Analysis of DE genes
To explore global transcriptional changes, we identified 3,274 DE genes across the four developmental stages. Gene ontology (GO) and pathway analysis revealed that DE genes were significantly enriched in the oxidative stress, immune process, apoptosis, energy metabolism process, hormone stimulus, cell cycle, angiogenic and translation categories (Fig. S7), such as ‘response to oxidative stress’ (P = 1.74 × 10−4, 40 genes), ‘regulation of immune system process’ (P = 3.19 × 10−4, 52 genes), ‘leukocyte activation’ (P = 4.43 × 10−3, 48 genes), ‘regulation of apoptosis’ (P = 1.94 × 10−2, 128 genes), ‘phosphorylation’ (P = 1.65 × 10−2, 128 genes), ‘response to insulin stimulus’ (P = 1.09 × 10−2, 23 genes), ‘blood vessel development’ (P = 2.21 × 10−2, 45 genes) and ‘transcription factor binding’ (P = 4.47 × 10−2, 83 genes). Oxidative stress accumulating over a lifetime can inflict direct cellular damage and influence various signaling pathways and transcriptional programs regulating key development processes including immunity, energy metabolism, and apoptosis (Finkel & Holbrook, 2000). This suggests that interactions between biological processes affect porcine adipose development and growth. The increased levels of ROS observed in aging adipose tissue are likely a reflection of the modulatory action of age-related levels of hypoxia on adipose function. Hypoxia increases insulin-stimulated glucose uptake and decreases the lipid content of differentiated 3T3-L1 cells (Zhang et al., 2011). In addition, aging-associated oxidative stress reduces the fat mass in mice, while in vitro studies have found that increased oxidative stress through glutathione depletion alters pre-adipocyte differentiation (Zhang et al., 2011). Adipose tissue growth comprises of the enlargement of existing adipocytes and the formation of new cells from committed pre-adipocytes. This is accompanied by the coordinated development of a well-defined vascular system, which ensures that every adipocyte is surrounded by one or more capillaries. Angiogenesis plays an important role in adipose development not only by supplying nutrients and oxygen to nourish adipocytes, but also as a cellular reservoir of adipose precursor and stem cells that control adipose tissue mass and function (Cao, 2013). As part of the immune system, adipose tissue has also been identified to be involved in aging-associated changes in immune and inflammatory responses. Aged visceral fat in mice showed higher levels of the pro-inflammatory cytokines IL-1β, IL-6, TNF-α and COX-2, but lower expression of the anti-inflammatory PPAR-γ, chemokine and chemokine receptor (Wu et al., 2007; Lumeng et al., 2011). Starr, Evers & Saito (2009) revealed that IL-6 increased in white adipose tissue with age (Starr, Evers & Saito, 2009). The particular role of adipose tissue in calorie storage makes adipocytes well suited to the regulation of energy balance. Some adipocyte-secreted proteins, including leptin, adiponectin and resistin, play important roles in regulating whole-body metabolism (Galic, Oakhill & Steinberg, 2010; Kershaw & Flier, 2004). To meet the energy requirements of fat and other tissue development, adipocytes allocate energy by responding to hormones, cytokines, and other factors that are involved in energy metabolism (Frühbeck et al., 2001; Klaus, 2004).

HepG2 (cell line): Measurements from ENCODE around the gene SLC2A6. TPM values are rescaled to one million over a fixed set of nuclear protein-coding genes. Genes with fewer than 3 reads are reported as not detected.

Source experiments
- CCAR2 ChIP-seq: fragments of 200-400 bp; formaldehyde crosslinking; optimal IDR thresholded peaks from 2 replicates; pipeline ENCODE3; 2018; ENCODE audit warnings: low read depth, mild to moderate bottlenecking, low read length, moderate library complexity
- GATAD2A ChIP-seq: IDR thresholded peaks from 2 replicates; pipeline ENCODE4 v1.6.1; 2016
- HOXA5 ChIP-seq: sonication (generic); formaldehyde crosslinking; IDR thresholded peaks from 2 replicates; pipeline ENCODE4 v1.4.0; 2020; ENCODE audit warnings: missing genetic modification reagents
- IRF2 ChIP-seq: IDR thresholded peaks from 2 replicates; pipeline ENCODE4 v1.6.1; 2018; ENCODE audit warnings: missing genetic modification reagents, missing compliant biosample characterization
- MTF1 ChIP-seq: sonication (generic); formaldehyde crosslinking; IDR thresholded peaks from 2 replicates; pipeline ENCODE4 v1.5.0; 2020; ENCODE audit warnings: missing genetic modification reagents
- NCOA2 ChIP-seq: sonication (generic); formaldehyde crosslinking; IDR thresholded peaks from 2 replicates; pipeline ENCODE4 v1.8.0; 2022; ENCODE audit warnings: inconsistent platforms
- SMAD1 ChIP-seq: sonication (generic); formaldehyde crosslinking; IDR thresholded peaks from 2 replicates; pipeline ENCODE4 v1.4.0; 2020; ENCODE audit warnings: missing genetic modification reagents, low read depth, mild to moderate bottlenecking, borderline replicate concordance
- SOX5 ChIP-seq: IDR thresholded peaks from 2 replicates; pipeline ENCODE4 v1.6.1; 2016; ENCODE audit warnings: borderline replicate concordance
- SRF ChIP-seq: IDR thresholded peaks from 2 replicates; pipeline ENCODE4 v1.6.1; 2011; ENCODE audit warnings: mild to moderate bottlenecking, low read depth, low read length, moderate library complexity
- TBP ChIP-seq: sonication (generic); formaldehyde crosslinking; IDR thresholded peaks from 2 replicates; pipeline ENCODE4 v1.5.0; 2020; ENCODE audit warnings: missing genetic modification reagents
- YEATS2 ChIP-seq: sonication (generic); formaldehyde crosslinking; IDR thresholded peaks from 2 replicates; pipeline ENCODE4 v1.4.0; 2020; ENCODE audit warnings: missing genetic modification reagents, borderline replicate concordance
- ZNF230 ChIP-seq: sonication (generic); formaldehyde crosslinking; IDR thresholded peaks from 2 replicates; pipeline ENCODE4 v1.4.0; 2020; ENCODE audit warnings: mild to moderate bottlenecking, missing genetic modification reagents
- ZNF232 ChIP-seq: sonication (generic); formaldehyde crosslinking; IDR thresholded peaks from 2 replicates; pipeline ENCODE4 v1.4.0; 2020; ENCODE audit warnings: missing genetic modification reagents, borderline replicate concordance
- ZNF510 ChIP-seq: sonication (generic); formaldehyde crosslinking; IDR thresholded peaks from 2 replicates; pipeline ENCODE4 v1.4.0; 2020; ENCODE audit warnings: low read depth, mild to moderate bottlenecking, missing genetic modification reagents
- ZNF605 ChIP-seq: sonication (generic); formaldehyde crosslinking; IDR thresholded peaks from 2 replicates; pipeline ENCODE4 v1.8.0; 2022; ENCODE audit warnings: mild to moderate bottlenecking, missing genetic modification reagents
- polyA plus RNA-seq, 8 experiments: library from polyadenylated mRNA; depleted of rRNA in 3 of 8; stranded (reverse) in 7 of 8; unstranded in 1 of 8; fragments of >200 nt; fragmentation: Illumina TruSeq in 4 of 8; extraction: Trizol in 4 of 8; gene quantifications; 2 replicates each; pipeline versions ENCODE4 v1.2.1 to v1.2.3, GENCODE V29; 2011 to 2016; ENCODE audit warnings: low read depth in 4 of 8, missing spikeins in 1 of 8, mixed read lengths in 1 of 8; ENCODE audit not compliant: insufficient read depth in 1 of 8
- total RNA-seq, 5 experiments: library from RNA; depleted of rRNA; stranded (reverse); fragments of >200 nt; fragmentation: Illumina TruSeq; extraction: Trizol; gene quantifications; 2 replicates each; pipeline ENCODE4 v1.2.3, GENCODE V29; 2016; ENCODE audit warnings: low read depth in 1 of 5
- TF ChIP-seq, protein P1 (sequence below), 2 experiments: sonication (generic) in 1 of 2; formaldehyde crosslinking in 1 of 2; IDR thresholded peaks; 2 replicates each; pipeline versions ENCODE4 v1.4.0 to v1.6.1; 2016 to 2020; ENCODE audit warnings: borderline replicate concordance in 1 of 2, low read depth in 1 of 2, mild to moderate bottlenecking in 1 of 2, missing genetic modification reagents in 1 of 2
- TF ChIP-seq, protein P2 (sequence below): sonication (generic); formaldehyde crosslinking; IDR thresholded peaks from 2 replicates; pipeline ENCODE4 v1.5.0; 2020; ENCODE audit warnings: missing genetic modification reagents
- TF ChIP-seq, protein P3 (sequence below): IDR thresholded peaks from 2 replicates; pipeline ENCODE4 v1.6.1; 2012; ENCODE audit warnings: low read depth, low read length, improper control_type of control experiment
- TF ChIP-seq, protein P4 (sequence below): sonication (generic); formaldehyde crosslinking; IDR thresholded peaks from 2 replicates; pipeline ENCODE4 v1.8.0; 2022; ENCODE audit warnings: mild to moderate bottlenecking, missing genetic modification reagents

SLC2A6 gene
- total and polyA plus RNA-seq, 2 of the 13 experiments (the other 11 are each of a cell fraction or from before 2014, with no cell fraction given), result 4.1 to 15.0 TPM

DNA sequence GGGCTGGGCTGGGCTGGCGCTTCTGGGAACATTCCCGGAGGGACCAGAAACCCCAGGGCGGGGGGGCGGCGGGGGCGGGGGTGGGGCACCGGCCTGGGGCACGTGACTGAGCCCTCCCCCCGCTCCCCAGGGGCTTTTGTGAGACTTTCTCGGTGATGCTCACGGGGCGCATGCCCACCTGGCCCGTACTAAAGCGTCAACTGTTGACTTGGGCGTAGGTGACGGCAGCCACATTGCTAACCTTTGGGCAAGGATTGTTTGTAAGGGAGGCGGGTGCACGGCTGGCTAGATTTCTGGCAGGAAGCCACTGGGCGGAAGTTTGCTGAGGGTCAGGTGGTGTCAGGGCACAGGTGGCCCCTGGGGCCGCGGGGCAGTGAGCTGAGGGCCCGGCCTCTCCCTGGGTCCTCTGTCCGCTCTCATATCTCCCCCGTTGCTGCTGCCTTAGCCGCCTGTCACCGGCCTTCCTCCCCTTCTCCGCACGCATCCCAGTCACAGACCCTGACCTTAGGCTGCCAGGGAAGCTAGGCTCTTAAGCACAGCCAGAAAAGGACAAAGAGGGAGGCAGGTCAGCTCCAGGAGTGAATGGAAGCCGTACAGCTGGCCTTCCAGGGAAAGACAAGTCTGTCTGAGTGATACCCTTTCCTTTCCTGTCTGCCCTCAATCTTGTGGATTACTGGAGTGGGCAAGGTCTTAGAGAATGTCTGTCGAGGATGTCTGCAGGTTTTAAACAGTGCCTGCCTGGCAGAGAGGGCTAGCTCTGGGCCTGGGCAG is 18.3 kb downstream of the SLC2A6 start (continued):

To evaluate the reproducibility of DGE library sequencing, we analyzed the expression variations of the 3,274 DE genes by hierarchical clustering analysis to indicate the reliability of our experimental results as well as operational stability. As shown in Fig. 2A, the three biological replicates were highly correlated with each other (average Pearson’s r = 0.972, P < 10−16, Fig. S8) and all individuals could be clearly assigned to a group, suggesting experimental reliability and further highlighting the low variation in HLB mRNA profiles across different individuals. Interesting, the mRNA expression profiles show an obvious development-specific pattern. Two major branches are defined: one representing birth, 30 d and 180 d, and one representing 7 y. This different clustering pattern may correspond to the intrinsically different biochemical and physiological properties of porcine adipose tissue. Principal components analysis clearly recapitulated these findings. Furthermore, within the treatment groups, gene expression varied significantly by development and time point, as depicted by the well-defined clustering of treatment groups (Fig. 2B). Our previous comparative study of methylation and gene expression profiles of 180 d and 7 y porcine skeletal muscle indicated that in the aged (7 y) pig, symptoms of muscle atrophy have emerged, suggesting that porcine adipose tissue at this point may appear distinct or show specific gene expression patterns compared with earlier stages of growth and development (Jin et al., 2014); this also supports the findings of our current study.